Common Diseases of the Nose and Throat

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Introduction to Common Diseases of the Nose and Throat

Our upper respiratory tract is made up of the nose, throat or pharynx and the ear and in today’s article, we will learn about common diseases of the nose and throat.

If we look at the cross section of our upper part of our body [head up to neck] as shown below, you can make out the various structures that make upper our upper respiratory tract.

A picture showing nose and throat in cross section
Image of Upper respiratory tract. Image source-BruceBlaus. staff (2014). “Medical gallery of Blausen Medical 2014”. WikiJournal of Medicine 1 (2) via Wikimedia Commons

There are over 60 different diseases of the nose, throat and ear that can affect people of all ages. Symptoms range from a mild tickling sensation in the nose to something more serious like severe pain and fever due to sinusitis and tonsillitis.

Although most of these conditions are not life-threatening, it is important to see your doctor as soon as possible if you think you might have an infection or other problem with one of these areas.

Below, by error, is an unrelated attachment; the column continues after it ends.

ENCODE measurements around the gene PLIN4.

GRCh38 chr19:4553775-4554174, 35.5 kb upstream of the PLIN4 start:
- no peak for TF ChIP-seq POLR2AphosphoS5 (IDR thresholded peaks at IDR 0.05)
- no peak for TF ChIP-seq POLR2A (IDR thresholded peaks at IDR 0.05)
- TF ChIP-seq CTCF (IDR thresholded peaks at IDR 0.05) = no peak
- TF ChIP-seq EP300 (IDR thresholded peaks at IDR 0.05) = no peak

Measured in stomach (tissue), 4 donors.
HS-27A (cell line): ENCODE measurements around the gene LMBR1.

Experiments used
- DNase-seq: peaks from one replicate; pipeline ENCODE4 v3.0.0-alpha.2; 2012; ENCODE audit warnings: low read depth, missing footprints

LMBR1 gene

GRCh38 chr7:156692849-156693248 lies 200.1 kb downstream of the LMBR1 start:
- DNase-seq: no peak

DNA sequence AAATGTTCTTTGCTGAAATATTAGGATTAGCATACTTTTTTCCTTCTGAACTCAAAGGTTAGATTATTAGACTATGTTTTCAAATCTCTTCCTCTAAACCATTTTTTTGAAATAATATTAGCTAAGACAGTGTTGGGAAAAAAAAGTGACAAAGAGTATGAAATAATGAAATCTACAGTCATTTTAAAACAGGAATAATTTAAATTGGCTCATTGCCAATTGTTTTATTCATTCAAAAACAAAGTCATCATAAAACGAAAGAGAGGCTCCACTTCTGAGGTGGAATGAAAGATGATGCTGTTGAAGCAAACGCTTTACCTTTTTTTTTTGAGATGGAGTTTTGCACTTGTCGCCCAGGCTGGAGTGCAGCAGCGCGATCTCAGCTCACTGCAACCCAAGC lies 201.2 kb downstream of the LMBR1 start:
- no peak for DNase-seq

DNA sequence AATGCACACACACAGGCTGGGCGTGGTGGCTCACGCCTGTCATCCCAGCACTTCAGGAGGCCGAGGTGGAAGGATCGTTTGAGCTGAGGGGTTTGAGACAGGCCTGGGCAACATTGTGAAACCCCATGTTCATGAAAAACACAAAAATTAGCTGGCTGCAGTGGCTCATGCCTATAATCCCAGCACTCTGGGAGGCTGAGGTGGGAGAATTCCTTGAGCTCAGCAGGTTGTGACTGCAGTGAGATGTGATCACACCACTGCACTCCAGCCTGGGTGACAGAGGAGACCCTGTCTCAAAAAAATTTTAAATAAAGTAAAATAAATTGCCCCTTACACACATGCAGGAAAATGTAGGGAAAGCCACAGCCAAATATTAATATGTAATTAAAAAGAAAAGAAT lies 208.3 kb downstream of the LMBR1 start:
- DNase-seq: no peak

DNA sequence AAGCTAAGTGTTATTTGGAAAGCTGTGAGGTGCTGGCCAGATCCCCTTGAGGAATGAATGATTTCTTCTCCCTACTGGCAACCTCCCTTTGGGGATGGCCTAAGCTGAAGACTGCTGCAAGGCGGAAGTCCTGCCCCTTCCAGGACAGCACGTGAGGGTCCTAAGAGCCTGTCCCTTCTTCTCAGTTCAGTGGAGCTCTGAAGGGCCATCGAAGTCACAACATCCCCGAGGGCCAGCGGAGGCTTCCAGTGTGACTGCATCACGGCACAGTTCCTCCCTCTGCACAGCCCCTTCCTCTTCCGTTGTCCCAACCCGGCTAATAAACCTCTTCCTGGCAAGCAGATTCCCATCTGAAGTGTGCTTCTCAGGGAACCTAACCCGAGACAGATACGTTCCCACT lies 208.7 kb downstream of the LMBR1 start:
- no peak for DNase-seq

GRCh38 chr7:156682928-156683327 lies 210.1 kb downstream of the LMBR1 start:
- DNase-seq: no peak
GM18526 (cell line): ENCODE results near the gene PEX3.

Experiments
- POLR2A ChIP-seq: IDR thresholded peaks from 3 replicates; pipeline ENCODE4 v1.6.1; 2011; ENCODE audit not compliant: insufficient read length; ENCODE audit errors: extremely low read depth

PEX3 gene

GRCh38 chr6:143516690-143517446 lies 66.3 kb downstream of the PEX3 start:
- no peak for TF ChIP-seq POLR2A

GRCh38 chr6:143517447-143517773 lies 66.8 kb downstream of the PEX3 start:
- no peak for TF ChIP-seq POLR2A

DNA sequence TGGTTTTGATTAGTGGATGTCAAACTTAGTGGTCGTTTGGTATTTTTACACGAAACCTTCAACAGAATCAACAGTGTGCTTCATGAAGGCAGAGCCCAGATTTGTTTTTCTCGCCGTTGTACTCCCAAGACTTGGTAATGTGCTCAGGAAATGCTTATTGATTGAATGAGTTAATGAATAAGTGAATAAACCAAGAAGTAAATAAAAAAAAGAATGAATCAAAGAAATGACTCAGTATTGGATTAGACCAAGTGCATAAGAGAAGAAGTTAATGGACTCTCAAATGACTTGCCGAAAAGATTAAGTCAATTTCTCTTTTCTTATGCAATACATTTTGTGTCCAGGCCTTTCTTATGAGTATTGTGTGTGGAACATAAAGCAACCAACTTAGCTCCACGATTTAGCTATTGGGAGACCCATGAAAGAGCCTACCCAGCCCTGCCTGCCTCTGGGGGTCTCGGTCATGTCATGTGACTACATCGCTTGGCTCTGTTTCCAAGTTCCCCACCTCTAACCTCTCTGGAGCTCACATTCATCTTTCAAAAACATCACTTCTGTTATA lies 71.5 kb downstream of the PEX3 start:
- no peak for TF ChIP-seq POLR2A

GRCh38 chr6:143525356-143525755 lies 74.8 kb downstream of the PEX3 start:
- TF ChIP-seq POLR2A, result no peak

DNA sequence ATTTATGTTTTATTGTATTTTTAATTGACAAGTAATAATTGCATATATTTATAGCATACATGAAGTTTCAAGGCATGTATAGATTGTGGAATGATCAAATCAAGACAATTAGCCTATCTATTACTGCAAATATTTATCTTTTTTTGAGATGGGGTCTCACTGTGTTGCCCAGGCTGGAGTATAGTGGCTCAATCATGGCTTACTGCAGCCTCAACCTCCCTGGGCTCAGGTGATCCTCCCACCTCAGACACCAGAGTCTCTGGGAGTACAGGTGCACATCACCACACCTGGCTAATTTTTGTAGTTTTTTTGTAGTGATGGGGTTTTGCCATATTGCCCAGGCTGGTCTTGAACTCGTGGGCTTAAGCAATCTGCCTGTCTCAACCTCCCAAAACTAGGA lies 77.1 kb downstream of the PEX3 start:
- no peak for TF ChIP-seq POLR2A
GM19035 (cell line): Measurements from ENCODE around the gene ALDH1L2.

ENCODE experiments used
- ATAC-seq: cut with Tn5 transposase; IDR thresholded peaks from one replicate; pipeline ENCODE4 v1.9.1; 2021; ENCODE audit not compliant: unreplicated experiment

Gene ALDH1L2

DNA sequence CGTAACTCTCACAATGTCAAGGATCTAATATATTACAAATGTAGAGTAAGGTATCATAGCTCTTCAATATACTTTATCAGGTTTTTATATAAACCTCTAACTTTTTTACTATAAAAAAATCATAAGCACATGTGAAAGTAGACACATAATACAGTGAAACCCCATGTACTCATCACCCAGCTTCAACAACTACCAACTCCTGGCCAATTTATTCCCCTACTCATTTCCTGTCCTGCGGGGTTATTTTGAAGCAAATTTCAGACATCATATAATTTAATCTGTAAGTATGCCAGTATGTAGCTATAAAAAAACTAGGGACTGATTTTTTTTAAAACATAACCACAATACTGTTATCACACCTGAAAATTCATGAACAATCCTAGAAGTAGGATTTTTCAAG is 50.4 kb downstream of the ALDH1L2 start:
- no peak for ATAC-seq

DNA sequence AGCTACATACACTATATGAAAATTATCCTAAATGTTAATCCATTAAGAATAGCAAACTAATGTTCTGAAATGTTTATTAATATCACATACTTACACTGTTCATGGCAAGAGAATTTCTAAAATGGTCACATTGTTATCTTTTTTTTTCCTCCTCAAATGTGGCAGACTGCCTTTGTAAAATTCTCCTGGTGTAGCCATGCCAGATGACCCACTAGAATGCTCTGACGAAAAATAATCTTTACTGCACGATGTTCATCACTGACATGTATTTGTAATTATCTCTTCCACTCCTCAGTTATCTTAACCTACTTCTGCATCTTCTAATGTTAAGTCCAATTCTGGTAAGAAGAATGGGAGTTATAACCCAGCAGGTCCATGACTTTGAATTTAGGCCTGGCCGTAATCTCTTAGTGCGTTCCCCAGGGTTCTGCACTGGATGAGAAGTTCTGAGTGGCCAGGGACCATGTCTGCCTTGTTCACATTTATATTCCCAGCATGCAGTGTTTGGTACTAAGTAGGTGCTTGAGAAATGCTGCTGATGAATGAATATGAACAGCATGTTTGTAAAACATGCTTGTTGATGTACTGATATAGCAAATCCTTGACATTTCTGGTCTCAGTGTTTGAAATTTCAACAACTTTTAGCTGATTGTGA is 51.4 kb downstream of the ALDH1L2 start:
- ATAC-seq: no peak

In India, and in almost all the countries in the world, the monsoon season is the most common time when these common diseases of the nose and throat make their appearance.

Being able to recognize any warning signs and know when to get help is the best way to prevent more serious issues developing.

So, without much ado, let us discover these illnesses and aliments and what you can do about them. You should be able to find what you’re looking for in the lines below-

Common Diseases of Tonsils

What are tonsils?

Tonsils are part of your immune system that help protect your body from harmful germs that enter through your mouth or nose.

Tonsils as a part of nose and throat
Tonsils in the throat Image source: Wikimedia Commons [Klem, CC BY 3.0, via Wikimedia Commons]

They are located in the back of your throat and contain white blood cells that fight infection. They also alert other immune cells to respond to pathogens¹.

The purpose of tonsils is to trap and kill germs that may cause diseases such as tonsillitis, which is an inflammation or infection of the tonsils. Tonsillitis can be caused by bacteria or viruses and can be acute (short-term) or chronic (long-term). Sometimes, tonsils may need to be removed by surgery if they cause problems such as obstructive sleep apnea, frequent infections, or difficulty breathing or swallowing².

There are three pairs of tonsils in your throat: –

  1. pharyngeal tonsils (also called adenoids), which are behind your nose.
  2. palatine tonsils, which are on both sides of the back of your throat; and